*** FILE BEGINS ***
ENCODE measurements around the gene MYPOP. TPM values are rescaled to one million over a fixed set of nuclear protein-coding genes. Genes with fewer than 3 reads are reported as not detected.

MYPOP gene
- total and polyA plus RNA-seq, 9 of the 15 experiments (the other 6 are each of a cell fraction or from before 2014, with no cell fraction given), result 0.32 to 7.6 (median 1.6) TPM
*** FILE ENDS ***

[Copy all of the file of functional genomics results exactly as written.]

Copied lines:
ENCODE measurements around the gene MYPOP. TPM values are rescaled to one million over a fixed set of nuclear protein-coding genes. Genes with fewer than 3 reads are reported as not detected.

MYPOP gene
- total and polyA plus RNA-seq, 9 of the 15 experiments (the other 6 are each of a cell fraction or from before 2014, with no cell fraction given), result 0.32 to 7.6 (median 1.6) TPM